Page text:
(a) Total disability ratings for compensation may be assigned, where the schedular rating is less than total, when the disabled person is, in the judgment of the rating agency, unable to secure or follow a substantially gainful occupation as a result of service-connected disabilities: Provided that, if there is only one such disability, this disability shall be ratable at 60 percent or more, and that, if there are two or more disabilities, there shall be at least one disability ratable at 40 percent or more, and sufficient additional disability to bring the combined rating to 70 percent or more. For the above purpose of one 60 percent disability, or one 40 percent disability in combination, the following will be considered as one disability: (1) Disabilities of one or both upper extremities, or of one or both lower extremities, including the bilateral factor, if applicable, (2) disabilities resulting from common etiology or a single accident, (3) disabilities affecting a single body system, e.g. orthopedic, digestive, respiratory, cardiovascular-renal, neuropsychiatric, (4) multiple injuries incurred in action, or (5) multiple disabilities incurred as a prisoner of war. It is provided further that the existence or degree of nonservice-connected disabilities or previous unemployability status will be disregarded where the percentages referred to in this paragraph for the service-connected disability or disabilities are met and in the judgment of the rating agency such service-connected disabilities render the veteran unemployable. Marginal employment shall not be considered substantially gainful employment. For purposes of this section, marginal employment generally shall be deemed to exist when a veteran’s earned annual income does not exceed the amount established by the U.S. Department of Commerce, Bureau of the Census, as the poverty threshold for one person. Marginal employment may also be held to exist, on a facts found basis (includes but is not limited to employment in a protected environment such as a family business or sheltered workshop), when earned annual income exceeds the poverty threshold. Consideration shall be given in all claims to the nature of the employment and the reason for termination.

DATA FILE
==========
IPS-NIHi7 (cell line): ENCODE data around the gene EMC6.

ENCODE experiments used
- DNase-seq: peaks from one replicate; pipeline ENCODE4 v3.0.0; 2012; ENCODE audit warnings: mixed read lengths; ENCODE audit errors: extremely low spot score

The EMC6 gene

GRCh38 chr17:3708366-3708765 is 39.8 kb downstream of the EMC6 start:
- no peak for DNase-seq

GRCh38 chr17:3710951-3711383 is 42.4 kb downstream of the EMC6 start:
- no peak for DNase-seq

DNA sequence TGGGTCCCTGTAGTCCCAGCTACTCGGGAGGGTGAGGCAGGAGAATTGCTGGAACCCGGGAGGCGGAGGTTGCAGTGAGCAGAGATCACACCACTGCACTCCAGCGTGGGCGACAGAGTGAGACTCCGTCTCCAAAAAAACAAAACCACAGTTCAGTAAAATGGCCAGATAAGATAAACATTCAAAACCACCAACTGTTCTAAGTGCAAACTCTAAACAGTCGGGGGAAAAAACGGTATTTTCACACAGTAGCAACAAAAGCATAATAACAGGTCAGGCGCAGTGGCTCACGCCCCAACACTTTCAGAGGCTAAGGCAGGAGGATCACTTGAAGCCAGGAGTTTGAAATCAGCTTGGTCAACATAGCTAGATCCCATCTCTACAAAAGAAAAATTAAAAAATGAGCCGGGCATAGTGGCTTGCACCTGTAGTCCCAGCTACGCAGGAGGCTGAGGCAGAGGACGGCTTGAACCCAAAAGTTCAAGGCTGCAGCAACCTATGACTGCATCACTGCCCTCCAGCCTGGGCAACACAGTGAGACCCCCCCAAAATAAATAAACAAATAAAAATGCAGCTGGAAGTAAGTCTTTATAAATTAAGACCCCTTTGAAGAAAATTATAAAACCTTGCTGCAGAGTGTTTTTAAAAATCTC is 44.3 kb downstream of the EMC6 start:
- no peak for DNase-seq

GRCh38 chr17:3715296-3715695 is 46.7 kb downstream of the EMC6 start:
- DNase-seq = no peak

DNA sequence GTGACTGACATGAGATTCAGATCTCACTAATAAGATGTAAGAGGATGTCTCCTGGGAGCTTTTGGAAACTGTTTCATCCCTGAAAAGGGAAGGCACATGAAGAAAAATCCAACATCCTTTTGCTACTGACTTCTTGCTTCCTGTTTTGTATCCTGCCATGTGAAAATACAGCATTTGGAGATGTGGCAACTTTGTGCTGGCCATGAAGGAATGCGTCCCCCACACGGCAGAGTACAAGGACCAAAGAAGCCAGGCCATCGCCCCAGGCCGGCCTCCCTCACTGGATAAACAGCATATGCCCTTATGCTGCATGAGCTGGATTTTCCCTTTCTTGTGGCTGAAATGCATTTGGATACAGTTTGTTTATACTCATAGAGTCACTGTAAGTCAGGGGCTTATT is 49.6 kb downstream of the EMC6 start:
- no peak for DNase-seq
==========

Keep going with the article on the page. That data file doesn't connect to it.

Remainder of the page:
(b) It is the established policy of the Department of Veterans Affairs that all veterans who are unable to secure and follow a substantially gainful occupation by reason of service-connected disabilities shall be rated totally disabled. Therefore, rating boards should submit to the Director, Compensation Service, for extra-schedular consideration all cases of veterans who are unemployable by reason of service-connected disabilities, but who fail to meet the percentage standards set forth in paragraph (a) of this section. The rating board will include a full statement as to the veteran’s service-connected disabilities, employment history, educational and vocational attainment and all other factors having a bearing on the issue.
[Note: Be sure to search out this regulation to ensure you are reviewing the most current version of it when filing a claim or appeal.]
Going After 4.16(b)
I wanted to include this regulation so you can specifically see how it is written in relation not only to the percentage criteria but also to the second half of the regulation.
The second half allows for veterans not meeting the percentage requirement to still qualify for IU if they are unemployable. VA is required to create a “full statement” that addresses:
- Service-connected disabilities
- Employment history
- Educational attainment
- Vocational attainment
- Other factors
I suppose this is what the agency author was referencing when he/she said a veteran might otherwise qualify for IU despite a lower rating than required if they are frequently hospitalized.
This also seems plausible for veterans who are frequently hospitalized on a temporary basis following an invasive surgery that requires follow-up or for a botched surgery.
IU claims could benefit from an adverse VA Vocational Rehabilitation and Employment decision from a Voc Rehab Counselor. If the counselor denies benefits for the veteran citing a lack of feasibility of any vocational goal, the denial letter could serve as solid evidence.
There are a lot of great resources out there, and I hope this article gives you enough of an overview to start researching your own claim. Be sure to verify the references with your own research.
Please note the terms and concepts VA considers when adjudicating these claims are very complicated. I encourage anyone pushing for this benefit to consult an attorney after they have been denied.
Also, be sure you fill out the VA Form 21-8940, fully. On that form, be sure to included full and complete statements as to how each disability impacts you and your employability.
Again, this is complicated, and billions of dollars are paid out each year for this benefit alone. Needless to say, the agency fights these cases hard.